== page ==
Getting student feedback

How students sometimes feel about giving feedback. (No librarians or students we harmed in the making of this photo. Thanks, Marta, Amy, and Maureen!)

Getting student feedback is a huge challenge. We compete with already full schedules, reaching those off-campus and convincing students their feedback will result in actual change. What we plan to do in 2012 is to gather student feedback more intentionally, to include them in the process and help shape that process. I feel these initial activities and partnerships can lead to finding better ways to assess our outreach activities, and many of our other programs and services.

Town hall meeting: each year our president does a state of the union with students only. It’s very well and broadly attended. Working with the dean of students office and student government, we will begin hosting town hall meetings for students each semester. Students can ask any question and we expect the first ten minutes to be fairly negative. I’m asking people who have good senses of humor and strong knowledge to serve on the panel. Student government is helping to promote and host it. Dean of students staff will be on hand to help should problems arise. These town hall meetings will also offer us the chance to promote changes long before they happen to start minimizing annoyances. And we plan to host them at night, after evening classes are held, when students are used to events being held for them as opposed to scheduling when convenient for us.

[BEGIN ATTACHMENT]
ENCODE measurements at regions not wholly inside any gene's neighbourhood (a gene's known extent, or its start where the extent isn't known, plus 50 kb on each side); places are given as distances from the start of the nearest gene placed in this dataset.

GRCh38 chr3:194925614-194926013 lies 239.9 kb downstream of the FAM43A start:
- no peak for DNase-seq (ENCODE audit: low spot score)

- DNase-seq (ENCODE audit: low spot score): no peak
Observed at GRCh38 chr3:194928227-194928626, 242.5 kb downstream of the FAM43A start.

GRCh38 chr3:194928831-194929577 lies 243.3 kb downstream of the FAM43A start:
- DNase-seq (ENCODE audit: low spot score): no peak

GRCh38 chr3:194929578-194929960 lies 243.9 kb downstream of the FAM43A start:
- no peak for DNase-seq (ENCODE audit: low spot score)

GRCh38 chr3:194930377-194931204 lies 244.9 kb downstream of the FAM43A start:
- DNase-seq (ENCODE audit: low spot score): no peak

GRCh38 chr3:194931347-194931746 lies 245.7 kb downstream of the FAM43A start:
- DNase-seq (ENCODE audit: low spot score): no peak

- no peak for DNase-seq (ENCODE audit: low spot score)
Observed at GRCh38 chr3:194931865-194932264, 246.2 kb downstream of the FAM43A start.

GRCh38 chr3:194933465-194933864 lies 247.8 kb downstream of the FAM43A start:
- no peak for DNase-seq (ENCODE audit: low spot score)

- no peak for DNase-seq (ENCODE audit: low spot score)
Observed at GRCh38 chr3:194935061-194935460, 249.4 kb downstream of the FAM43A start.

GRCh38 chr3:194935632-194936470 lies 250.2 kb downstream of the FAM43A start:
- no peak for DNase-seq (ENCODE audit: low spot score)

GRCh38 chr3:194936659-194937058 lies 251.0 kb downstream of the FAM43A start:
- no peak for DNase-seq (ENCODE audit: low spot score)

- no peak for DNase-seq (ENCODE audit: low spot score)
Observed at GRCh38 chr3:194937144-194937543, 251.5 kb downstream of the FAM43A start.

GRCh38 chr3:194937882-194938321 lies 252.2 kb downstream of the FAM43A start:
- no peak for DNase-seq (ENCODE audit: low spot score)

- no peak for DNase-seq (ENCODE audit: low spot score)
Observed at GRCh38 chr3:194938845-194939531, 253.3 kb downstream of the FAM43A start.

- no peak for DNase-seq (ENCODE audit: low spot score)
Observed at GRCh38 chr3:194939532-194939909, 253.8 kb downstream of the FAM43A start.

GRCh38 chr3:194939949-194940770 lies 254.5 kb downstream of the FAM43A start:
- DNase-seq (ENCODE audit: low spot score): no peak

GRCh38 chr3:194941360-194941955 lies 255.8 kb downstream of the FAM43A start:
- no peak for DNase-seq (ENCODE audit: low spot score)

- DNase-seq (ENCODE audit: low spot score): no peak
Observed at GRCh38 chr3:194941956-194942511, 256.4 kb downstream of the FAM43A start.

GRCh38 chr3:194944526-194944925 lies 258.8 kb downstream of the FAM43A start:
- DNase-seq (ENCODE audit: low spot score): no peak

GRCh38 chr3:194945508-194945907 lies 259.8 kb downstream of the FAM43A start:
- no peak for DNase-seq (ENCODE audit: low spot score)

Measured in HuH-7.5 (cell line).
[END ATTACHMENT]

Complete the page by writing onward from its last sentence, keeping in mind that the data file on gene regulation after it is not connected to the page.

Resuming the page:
Student advisory board: this is already a well-established activity in many public libraries. Many colleges and universities are following suit: UNC’s SLAB, Lewis & Clark’s Student Advisory Committee, Cal Poly’s SLAC, and Temple’s SLAB are among schools with strong student advisory boards. I am coordinating with our Student Government and Residence Life Council to get ideas from them on how best to recruit students and run meetings. The biggest challenge will be to recruit and maintain a student from our adult education program. Being flexible on meeting times and providing food will be a must.

Giant Post Its around the library: I love giant Post-Its. I use them for a regular Question of the Week (which sends message we want this info and allows me to take the answers to meetings.) I make giant to-do lists on them. In the spring semester, students will find giant Post-Its and markers placed around rooms and zones. The Post-Its will feature questions such as, “what do you use this space for?” “what do you think this space is intended for?” “could we use this space better or differently?” and so forth. We will begin to redefine our space over the next few years and think this could be a productive way to gather feedback from students.

I hope to hear from you ways in which you have successfully gathered and used student feedback. Join the conversation!

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